• If we have to let another project slip, what might that be?
These questions relate to the politics of the project. Here you want to find out who this project is intended to impact, for better or for worse. Those impacted can be either internal or external to your organization.
  • For whose benefit is the project being undertaken?
  • What customer group or department is the project intended to impact?
  • Who is likely to feel threatened by this project or have strong opinions against it?
  • Who do we need to talk to that has to be happy with the results?
  • Who are the strong supporters of this project?
Business Outcome
These questions are aimed at identifying the valued-added dollar and cents benefits that are being sought as a result of having produced the project deliverable.

Assuming we had completed the project and it were now up and running �
  • What is the most important payoff you are looking to achieve? Increased revenue? Better customer service? Greater market share? Decreased cost of doing business? Short-term profits?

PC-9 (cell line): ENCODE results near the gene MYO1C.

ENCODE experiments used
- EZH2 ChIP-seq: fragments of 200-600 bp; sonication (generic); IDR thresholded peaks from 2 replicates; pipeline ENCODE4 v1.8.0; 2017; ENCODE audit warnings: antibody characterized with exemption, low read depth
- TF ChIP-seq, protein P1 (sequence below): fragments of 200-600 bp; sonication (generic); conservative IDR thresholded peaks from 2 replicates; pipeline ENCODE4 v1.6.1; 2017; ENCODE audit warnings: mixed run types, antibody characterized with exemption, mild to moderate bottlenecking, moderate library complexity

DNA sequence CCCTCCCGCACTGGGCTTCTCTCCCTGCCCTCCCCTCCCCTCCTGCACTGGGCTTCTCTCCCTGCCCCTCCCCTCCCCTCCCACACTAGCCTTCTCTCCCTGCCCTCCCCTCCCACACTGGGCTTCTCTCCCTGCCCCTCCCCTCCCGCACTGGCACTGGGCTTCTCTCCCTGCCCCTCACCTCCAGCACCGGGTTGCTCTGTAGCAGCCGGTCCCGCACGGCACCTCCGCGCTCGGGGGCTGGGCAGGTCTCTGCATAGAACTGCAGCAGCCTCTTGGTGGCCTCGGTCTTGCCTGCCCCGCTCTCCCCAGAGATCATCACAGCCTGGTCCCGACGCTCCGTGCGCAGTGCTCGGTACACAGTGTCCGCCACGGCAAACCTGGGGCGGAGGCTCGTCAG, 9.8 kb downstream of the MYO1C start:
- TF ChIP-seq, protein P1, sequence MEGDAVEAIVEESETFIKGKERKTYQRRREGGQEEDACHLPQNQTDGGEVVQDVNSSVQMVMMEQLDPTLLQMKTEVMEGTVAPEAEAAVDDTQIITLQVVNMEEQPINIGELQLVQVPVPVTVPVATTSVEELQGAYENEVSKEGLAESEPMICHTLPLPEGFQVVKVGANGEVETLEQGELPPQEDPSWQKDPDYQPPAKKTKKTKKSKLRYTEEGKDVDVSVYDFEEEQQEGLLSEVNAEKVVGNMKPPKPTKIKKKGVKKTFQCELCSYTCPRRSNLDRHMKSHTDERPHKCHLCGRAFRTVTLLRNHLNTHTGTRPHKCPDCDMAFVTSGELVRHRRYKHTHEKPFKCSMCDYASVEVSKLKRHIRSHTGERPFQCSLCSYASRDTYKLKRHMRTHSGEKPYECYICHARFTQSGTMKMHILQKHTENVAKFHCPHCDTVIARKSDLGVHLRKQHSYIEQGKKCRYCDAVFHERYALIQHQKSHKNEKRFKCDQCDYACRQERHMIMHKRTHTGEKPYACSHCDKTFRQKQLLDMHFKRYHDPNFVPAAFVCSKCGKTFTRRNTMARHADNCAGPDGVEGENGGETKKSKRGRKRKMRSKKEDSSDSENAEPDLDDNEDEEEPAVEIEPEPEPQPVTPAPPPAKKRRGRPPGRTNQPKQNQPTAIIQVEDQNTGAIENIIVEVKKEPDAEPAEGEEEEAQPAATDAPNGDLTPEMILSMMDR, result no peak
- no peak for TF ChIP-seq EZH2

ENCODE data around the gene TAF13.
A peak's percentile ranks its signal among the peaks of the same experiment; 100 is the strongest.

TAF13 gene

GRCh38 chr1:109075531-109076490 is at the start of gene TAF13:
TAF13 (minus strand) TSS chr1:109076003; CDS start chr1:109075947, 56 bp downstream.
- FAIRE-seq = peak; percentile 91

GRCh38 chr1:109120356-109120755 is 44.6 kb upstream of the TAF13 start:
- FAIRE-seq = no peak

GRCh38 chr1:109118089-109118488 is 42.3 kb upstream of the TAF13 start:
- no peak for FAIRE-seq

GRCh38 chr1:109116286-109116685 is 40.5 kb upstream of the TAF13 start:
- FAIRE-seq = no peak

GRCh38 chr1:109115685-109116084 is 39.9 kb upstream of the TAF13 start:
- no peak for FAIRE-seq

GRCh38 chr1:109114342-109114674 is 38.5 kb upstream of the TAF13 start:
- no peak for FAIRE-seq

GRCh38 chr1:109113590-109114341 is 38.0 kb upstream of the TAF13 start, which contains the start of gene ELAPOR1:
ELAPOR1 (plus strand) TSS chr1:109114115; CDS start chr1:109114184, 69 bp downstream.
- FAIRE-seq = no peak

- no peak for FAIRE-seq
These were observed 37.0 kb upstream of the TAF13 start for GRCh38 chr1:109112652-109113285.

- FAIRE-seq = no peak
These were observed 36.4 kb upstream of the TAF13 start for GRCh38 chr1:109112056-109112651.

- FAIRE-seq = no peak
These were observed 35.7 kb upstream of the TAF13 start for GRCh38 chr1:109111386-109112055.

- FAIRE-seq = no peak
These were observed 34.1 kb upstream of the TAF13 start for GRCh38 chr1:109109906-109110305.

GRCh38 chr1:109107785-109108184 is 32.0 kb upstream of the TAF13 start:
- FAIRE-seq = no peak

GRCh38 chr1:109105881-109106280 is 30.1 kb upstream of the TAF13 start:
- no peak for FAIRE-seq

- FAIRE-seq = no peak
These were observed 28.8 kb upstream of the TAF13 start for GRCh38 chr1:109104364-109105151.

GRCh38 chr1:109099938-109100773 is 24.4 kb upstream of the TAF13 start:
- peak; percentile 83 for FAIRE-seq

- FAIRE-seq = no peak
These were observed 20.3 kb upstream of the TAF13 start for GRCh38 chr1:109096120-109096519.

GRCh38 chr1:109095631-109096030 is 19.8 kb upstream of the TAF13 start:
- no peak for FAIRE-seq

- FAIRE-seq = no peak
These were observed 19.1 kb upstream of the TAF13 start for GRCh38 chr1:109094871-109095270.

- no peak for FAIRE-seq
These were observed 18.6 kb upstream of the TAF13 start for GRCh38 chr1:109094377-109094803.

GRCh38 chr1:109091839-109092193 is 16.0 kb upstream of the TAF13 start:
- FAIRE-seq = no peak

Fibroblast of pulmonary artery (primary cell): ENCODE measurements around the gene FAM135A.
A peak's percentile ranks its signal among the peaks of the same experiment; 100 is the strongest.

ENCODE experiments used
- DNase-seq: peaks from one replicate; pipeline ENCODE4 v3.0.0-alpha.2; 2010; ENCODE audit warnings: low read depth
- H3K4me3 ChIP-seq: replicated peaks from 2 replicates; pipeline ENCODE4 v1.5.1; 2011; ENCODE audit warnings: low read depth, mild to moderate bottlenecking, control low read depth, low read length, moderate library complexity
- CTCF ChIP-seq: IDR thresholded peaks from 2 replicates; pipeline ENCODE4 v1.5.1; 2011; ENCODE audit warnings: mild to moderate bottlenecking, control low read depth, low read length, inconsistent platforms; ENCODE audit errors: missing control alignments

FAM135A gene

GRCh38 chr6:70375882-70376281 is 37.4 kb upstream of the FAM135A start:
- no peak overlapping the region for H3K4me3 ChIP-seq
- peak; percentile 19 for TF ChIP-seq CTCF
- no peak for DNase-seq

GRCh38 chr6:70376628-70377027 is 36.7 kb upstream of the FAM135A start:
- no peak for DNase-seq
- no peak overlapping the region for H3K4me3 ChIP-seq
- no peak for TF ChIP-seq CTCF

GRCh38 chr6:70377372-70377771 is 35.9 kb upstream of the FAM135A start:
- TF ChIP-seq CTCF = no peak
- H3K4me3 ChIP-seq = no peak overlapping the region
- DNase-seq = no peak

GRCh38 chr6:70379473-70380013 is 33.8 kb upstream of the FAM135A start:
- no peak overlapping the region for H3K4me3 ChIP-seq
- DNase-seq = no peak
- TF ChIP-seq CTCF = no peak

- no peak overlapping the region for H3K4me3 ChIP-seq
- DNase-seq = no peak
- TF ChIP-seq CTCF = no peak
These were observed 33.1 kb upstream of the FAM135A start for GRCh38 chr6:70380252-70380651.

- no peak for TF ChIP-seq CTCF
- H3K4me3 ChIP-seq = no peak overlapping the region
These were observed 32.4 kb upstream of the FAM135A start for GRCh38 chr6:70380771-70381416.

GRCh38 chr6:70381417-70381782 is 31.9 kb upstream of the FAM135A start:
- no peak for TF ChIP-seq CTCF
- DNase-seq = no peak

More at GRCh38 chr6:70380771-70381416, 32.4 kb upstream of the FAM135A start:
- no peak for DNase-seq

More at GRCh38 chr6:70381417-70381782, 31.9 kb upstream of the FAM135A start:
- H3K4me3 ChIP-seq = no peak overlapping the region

• How would you quantify the dollar payoff are you targeting? ROI? Reduced cost?
  • What will you want to see to know that the business benefits have been achieved?
  • Under what conditions would we shut down the project?
  • What's the time frame or deadline you have in mind?
  • What's driving the deadline?
  • What latitude is there?
Resources & Budget
  • What would you expect to spend on this project?
  • Whose budget is this coming out of?
  • Who will I talk to get staff for the project?
When tradeoffs have to be made, which one of the drivers for this project must be achieved? That is, it cannot be sacrificed?
  • ROI, Timeline, Budget, Functions and features, Quality, Customer/Stakeholder satisfaction, Team satisfaction?
  • What is the second most important driver?
Working Relationship
  • How do you see your role with respect to decision-making? Funding? Staffing? Who else will you look to for this?